Additionally, this report documents research conducted under a specific cooperative agreement between ARS and University of Idaho (1930-31000-007-04S, Evaluation of Selected Rainbow Trout Lines Fed Grain Based Diets Under Farm Scale Conditions). Fish from 33 genetic groups were evaluated at the University of Idaho, Hagerman facility. Each genetic group was divided into 4 replicate tanks and fed either a control diet high in fishmeal content or a diet high in protein from soybeal meal. Family and diet effects were large, however the effects of family x diet were mostly small. The most important family x diet interaction effect was for feed efficiency.
A reimbursable agreement was established for ARS scientist Brian Shepherd’s funding through the CSREES NRI program grant (1930-31000-007-02R Innovative approaches to growth enhancement in teleosts). Work under this agreement has was begun, and tools for quantifying growth axis hormones and neuropeptides were developed and validated. When Brian Shepherd moved to Wisconsin, the agreement was terminated (on Dec. 31, 2005) and moved with him.
2) Silverstein J.T. 2006. One fish, two fish, red fish and three blue fish. The Fish Line-Colorado Aquaculture Newsletter 18(2):5-6. log# 194251
3) Silverstein J.T., Palti Y, Vallejo R, Welch T, and Wiens G, 2006. Cracking the code: Selecting for resistance against bacterial cold-water disease. US Trout Farmers' Association Newsletter, Trout Talk: Fall 2006 log# 198916
Silverstein, J. Cryopreservation activities and needs at the National Center for Cool and Cold Water Aquaculture. Aquaculture America Conference. Aquaculture America Book of Abstracts 2006, pg 287.
Silverstein, J., Hardy, R., Casten, M., Barrows, F. 2006. Genotype diet interactions in rainbow trout families fed diets with and without high levels of soybean meal inclusion. International Symposium on Genetics in Aquaculture. p. 97.
Silverstein, J. 2006. Producing all female rainbow trout: do neomales affect the growth of their sibilings?. Aquaculture America Conference February 13, 2006, Las Vegas, NV.
Silverstein, J. 2006. Relationships among feed intake, feed efficiency and growth in juvenile rainbow trout (Oncorhynchus mykiss). North American Journal of Aquaculture.68:168-175.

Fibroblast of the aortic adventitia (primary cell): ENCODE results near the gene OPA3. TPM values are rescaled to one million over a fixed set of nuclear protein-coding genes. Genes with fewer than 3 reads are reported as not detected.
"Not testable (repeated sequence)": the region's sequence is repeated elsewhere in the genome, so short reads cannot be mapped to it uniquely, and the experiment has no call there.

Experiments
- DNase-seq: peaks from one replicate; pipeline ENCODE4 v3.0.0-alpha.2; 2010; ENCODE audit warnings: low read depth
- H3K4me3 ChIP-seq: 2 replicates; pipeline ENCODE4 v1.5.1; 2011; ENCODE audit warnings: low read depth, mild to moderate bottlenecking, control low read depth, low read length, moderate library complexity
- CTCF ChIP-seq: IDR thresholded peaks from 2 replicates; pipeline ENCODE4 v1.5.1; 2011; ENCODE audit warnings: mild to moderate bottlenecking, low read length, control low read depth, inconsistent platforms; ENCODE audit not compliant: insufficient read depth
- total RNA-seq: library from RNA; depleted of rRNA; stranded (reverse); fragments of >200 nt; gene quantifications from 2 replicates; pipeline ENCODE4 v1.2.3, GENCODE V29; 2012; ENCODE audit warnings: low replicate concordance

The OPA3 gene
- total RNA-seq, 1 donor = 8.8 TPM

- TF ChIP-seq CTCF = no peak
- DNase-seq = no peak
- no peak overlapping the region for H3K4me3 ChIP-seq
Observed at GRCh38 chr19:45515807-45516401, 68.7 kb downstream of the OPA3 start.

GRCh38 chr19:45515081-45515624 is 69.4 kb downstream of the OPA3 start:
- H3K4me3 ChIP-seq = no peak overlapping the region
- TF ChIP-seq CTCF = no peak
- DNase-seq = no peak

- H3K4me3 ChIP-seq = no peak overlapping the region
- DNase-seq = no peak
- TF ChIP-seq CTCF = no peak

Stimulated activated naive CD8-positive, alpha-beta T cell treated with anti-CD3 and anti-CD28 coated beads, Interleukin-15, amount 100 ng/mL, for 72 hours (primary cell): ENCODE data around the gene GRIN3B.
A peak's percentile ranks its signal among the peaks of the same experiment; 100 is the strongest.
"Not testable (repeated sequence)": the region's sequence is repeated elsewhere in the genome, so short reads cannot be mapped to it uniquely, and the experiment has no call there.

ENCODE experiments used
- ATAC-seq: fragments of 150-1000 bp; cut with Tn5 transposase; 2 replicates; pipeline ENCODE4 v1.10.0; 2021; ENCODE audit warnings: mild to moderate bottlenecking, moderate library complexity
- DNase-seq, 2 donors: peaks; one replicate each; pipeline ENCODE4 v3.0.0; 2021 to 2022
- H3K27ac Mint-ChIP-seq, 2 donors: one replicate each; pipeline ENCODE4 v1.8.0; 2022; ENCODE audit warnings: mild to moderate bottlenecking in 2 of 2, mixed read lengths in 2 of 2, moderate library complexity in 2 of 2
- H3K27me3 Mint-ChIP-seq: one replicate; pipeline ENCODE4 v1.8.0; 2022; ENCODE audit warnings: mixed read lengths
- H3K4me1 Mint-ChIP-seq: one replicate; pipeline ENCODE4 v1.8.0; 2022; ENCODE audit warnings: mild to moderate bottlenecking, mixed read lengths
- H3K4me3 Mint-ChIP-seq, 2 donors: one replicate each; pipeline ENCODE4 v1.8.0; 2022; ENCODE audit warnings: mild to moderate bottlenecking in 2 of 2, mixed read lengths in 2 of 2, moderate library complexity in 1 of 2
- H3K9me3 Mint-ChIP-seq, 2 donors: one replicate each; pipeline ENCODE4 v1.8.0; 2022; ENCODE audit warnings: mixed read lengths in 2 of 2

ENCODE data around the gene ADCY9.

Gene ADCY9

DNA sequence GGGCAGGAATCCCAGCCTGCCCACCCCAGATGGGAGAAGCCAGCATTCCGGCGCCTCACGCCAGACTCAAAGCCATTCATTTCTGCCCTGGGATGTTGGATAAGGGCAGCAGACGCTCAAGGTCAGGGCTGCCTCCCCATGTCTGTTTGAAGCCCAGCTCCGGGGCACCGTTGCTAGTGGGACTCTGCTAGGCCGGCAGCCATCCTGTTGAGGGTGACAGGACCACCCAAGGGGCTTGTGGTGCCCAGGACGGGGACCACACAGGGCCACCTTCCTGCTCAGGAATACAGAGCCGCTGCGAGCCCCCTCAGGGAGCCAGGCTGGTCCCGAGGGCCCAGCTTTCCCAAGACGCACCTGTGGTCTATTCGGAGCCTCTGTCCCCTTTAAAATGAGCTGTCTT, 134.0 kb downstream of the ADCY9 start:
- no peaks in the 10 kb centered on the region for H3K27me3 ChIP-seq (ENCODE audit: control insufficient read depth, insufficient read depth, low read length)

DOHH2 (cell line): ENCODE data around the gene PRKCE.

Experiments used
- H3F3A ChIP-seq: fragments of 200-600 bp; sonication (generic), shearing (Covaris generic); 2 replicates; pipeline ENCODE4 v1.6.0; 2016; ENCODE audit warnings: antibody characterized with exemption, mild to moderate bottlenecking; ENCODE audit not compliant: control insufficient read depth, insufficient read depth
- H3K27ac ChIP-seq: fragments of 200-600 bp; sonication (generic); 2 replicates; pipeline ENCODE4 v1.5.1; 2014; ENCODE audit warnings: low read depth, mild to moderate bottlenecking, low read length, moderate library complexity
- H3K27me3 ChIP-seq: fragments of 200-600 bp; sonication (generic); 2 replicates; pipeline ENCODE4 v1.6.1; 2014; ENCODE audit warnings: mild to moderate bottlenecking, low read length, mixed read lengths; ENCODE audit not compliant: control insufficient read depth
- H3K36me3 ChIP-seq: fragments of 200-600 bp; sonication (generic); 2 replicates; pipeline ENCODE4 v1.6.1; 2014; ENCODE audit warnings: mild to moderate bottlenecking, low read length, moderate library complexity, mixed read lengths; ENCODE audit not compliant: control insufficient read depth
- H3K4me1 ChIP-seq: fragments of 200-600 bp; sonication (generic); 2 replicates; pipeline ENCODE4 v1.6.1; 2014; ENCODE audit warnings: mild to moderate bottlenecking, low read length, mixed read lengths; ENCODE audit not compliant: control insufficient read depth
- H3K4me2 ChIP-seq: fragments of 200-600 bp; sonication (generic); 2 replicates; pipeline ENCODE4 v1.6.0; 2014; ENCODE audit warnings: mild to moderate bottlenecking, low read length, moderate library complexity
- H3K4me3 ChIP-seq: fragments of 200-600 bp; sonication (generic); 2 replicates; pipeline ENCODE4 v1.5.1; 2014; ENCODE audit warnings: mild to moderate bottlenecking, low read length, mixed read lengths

Silverstein, J., Brazil, B.L., Salem, M.S., Cox, M.K., Blemings, K.P., Yao, J. 2006. Ammonia excretion as an indicator of growth efficiency. Aquaculture America Conference. Aquaculture America Book of Abstracts. Pg. 285.
Silverstein, J., Weber, G.M., Rexroad Iii, C.E., Vallejo, R.L. 2006. Genetics and genomics-intregration of breeding and molecular genetics programs. Meeting Abstract. Presented at BARD sponsored workshop on Aquaculture Genetics in Eilat, Israel, Feb 20-23, 2006.
Gahr, S.A., Weber, G.M., Rexroad III, C.E. 2006. Fasting and refeeding effects the expression of the inhibitor of dna binding (id)genes in rainbow trout (Oncorhynchus mykiss) muscle. Comparative Biochemistry and Physiology. 144:472-477.
Higgins, A., Silverstein, J., Engles, J., Wilson, M., Rexroad III, C.E., Blemmings, K. 2006. Starvation induced alterations in hepatic lysine metabolism in different families of rainbow trout (Oncorhynchus mykiss). Fish Physiology and Biochemistry Journal. 31(1):33-44.
Lankford, S.E., Weber, G.M. 2006. Associations between plasma growth hormone, insulin-like growth factor-1 and cortisol, with stress responsiveness and growth performance in a selective breeding program for rainbow trout (oncorhychus mykiss). North American Journal of Aquaculture 68, 151-159.
Palti, Y., Silverstein, J., Wieman, H., Phillips, J.G., Barrows, F.T., Parsons, J. 2005. Evaluation of family growth response to fish meal and gluten-based diets in rainbow trout (oncorhynchus mykiss). Aquaculture. 255 (1-4):548-556.
Lankford, S.E., Weber, G.M. 2006. Potential roles of intraovarian growth factors during follicle maturation in rainbow trout (Oncorhynchus mykiss). Meeting Abstract.